38. 38. The impact of technologies on the City: The Freedom Bridge example 38 Every day in Venice almost 200 K people are in the city , even if only less than 60Kof Venice live in here It is more than 140K transits: it is not only tourists, it is commuters: students and workers. A lot of people have left the city for the mainland. And the city has lost not only citizens, but also a part of its identity. How this happened ? Because of a Bridge!!! The Liberty Bridge has introduced a «Semiotic breakdown»: instead of bringing in modernization, it has brought to the «simbolization» of Venice (i.e., it is a postcard) della-cultura/l-alba-di-una-nuova-venezia- A different proposal: to close it to cars and trains and to make it a cycle track forcing people to live in Venice Ponte della Libertà, i.e., the Freedom Bridge Wikipedia: Ponte della Libertàis a road bridge connecting the historical center of the city of Venice to the mainland. Designed in 1932 by engineer Eugenio Miozzi, and opened by Benito Mussolini in 1933 as Ponte Littorio, the bridge is the only access for road vehicles to the historical center. It is built alongside the Venice Railroad Bridge, which was constructed in 1846 by Austrian, with two tracks each way, and is still in use.
  39. 39. How do we get the data then? Open Data is ok … but A ‘measurable city’ is made out of thousands of pieces of information coming from databases, or generated in real- time typically by sensors that provide millions of data per second Data may be: – Events – Continuous flows of simple data – Update to existing databases – Inferred data 39 Sensors Internet of Things + Big Data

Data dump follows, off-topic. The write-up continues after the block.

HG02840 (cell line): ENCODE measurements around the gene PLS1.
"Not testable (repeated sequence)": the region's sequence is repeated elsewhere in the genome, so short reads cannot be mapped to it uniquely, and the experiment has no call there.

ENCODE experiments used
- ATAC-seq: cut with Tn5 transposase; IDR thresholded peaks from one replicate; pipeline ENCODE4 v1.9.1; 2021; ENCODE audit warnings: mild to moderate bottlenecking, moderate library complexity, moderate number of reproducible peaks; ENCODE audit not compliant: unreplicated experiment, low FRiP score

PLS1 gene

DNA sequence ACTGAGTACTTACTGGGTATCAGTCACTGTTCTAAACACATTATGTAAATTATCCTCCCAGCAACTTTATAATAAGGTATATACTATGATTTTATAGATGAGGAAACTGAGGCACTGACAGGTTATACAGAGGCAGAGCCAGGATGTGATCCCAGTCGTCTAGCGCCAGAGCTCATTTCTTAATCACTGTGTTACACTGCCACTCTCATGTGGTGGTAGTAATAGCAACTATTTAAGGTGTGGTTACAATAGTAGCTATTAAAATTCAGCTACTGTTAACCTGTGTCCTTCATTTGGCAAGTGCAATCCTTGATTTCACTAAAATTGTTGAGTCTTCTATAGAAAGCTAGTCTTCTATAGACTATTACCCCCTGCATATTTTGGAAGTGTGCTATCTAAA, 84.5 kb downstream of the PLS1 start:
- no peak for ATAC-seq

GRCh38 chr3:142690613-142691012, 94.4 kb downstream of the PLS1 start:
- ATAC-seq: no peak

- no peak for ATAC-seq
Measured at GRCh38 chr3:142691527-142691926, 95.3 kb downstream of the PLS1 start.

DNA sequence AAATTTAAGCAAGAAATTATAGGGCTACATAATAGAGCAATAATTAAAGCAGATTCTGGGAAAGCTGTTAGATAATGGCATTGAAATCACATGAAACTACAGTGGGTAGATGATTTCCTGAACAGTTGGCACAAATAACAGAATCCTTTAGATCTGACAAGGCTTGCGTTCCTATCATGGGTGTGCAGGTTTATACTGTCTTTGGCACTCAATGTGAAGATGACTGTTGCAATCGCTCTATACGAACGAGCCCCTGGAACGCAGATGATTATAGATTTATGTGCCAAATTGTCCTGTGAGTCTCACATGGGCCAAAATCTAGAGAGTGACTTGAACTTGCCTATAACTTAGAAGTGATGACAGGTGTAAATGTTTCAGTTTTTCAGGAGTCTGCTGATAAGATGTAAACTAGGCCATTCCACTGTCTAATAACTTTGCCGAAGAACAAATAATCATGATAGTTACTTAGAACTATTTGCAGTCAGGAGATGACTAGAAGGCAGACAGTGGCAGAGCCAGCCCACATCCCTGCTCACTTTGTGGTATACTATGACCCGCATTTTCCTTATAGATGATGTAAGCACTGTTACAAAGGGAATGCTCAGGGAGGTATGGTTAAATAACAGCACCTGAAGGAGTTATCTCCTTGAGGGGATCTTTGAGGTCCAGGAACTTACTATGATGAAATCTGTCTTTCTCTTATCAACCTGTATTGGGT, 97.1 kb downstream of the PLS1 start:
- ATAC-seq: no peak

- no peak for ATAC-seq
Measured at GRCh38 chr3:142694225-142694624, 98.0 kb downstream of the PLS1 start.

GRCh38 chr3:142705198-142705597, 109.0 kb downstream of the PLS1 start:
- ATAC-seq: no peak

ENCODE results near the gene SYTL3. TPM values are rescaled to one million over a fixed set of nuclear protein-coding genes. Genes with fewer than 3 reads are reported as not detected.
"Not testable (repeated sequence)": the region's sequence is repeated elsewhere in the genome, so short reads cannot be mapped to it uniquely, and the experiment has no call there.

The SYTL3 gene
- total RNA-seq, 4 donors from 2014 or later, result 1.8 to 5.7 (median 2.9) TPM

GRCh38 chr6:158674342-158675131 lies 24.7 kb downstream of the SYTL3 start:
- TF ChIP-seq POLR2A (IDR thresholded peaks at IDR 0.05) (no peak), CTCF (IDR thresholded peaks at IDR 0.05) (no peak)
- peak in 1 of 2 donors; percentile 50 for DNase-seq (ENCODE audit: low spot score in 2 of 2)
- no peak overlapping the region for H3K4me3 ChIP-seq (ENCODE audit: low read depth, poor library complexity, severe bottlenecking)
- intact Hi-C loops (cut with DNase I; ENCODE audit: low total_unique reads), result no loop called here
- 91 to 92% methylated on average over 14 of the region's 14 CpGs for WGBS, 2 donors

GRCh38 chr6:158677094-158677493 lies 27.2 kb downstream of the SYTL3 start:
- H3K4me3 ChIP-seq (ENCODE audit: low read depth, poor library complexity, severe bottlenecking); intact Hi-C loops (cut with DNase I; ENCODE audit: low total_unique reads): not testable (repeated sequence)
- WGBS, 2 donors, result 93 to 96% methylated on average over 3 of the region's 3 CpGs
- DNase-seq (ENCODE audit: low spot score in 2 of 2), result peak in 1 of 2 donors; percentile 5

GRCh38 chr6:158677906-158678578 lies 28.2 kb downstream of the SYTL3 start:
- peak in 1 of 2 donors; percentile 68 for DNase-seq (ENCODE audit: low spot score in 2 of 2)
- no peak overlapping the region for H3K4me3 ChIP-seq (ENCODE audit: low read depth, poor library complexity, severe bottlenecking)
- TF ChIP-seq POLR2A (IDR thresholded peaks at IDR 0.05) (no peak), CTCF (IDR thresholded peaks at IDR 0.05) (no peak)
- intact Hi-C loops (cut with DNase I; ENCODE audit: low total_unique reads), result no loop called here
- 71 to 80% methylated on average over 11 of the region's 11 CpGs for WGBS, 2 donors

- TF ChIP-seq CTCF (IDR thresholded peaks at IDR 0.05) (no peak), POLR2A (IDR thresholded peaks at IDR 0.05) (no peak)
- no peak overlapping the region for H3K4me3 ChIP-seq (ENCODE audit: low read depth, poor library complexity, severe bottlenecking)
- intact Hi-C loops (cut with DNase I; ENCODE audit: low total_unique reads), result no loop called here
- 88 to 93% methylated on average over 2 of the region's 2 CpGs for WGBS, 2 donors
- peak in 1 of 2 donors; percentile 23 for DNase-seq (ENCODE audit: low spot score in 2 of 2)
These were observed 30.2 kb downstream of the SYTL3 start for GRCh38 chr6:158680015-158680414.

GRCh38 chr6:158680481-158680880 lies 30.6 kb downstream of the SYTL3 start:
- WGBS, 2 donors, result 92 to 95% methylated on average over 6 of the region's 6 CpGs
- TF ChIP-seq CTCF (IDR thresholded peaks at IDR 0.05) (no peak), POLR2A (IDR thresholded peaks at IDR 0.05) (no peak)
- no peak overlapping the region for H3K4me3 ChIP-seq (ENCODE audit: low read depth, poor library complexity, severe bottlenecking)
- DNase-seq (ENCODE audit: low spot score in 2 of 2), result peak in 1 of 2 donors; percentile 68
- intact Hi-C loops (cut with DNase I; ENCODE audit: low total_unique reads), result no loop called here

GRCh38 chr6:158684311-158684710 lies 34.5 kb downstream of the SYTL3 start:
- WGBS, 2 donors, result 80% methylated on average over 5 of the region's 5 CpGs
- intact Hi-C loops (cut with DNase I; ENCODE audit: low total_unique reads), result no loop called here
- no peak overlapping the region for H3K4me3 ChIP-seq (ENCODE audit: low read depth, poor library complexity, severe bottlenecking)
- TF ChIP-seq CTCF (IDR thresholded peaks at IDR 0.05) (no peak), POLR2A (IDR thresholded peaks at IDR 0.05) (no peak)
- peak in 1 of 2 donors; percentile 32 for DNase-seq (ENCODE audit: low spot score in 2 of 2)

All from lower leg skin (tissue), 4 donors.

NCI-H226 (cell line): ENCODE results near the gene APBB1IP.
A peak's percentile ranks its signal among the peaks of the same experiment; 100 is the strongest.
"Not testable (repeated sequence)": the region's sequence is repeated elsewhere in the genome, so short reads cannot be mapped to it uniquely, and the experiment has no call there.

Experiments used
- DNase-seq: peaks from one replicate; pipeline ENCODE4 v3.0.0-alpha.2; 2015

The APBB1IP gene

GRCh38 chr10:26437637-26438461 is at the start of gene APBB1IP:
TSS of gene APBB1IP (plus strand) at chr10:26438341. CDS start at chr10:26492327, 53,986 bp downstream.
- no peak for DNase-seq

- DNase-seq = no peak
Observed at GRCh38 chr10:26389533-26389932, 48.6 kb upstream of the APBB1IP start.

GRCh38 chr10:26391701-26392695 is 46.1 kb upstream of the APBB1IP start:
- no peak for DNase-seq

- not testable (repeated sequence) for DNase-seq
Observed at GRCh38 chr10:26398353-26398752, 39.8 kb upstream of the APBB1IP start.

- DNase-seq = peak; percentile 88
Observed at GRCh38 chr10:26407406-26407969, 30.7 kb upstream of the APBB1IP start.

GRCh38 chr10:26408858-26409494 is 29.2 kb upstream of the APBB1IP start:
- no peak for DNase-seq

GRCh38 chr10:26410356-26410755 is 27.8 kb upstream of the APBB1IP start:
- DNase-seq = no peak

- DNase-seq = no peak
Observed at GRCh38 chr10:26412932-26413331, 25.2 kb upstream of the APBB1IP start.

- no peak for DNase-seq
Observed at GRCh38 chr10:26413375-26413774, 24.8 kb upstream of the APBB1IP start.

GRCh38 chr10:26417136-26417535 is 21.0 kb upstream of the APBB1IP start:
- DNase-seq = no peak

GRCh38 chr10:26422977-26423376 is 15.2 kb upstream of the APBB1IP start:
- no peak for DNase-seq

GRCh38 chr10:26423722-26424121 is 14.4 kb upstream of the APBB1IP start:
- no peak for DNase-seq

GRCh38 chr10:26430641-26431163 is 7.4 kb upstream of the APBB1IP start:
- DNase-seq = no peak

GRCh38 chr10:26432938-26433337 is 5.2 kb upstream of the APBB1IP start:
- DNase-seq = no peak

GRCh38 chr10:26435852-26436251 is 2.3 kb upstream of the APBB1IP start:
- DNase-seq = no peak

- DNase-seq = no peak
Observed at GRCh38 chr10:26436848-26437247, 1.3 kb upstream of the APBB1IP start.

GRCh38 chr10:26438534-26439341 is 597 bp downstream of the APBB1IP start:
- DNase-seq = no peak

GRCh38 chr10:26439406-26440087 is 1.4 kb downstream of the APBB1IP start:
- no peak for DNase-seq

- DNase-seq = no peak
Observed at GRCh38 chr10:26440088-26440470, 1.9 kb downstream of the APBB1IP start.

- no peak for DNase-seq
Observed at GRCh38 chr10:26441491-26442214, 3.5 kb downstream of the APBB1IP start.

40. 40. What Internet of Things is (a simple view) Aggregator/Gateway Internet Service Service Service Events Aggregator/Gateway Events Interworking InterworkingComm. Comm. Usage Vertical Interoperability Sensors Sensors Commands Commands & Actuators & Actuators
  41. 41. What Internet of Things actually is (an this is a simplistic view as well ☺) Service Service ServiceUsage Different Administrative Domains Networking Virtualization Data harmonization Data Distribution Networking Virtualization Data harmonization Data Distribution Interworking Networking Virtualization Data harmonization Data Distribution Networking Virtualization Data harmonization Data Distribution Interworking Horizontal Interoperability
  42. 42. IoT implies a lot of Challenges • Definition of Things and «Identity of Things» Challenge • Complexity Challenge • Communication Paradigms Challenge • Data Challenge • The Software Platform Challenge • Silos vs. Horizontal Application Domains • The revenue challenge • Per device • Connectivity • Data • The Value Chain Challenge • New Biz Model Challenge • Privacy Challenge • Ownership Challenge • Security Challenge • Easiness of Use Challenge • Social Cooperation Challenge Regulation The Challenge of the IoT Platform!
  43. 43. Source: Beecham Research The Challenge of the IoT Platform! The Vertical vs. Horizontal platform challenge SMART CITY
  44. 44. How much PERSONAL information could a CITY need/generate/provide/manipulate ? What is the PERSONAL contribution that a single citizen could give without being tracked ? Example of Social Issues
  45. 45. Why crowdsourcing ? Deploy IoT on a large scale is difficult!!! Deploying and maintaining sensor networks is costly!! Finding a sustainable business model is difficult – Specific applications can be viable but … – They are vertical and closed applications – Sharing of data is not an option for owners Reuse of Existing Infrastructure – Many operators have infrastructure that could be instrumented with sensors and other equipments in order to measure the city – We considered launching a challenge to universities for reusing existing capillary infrastructure Crowdsensing is exploiting the user’s terminal power and it is easier to manage. It gives results if there are many engaged terminals …45
  46. 46. Crowdsourcing in Venice 46
  47. 47. An Example of Crowdsourcing: Tag the City 47
  48. 48. An ICT Architecture for Cultural Heritage 48 Digital Heritage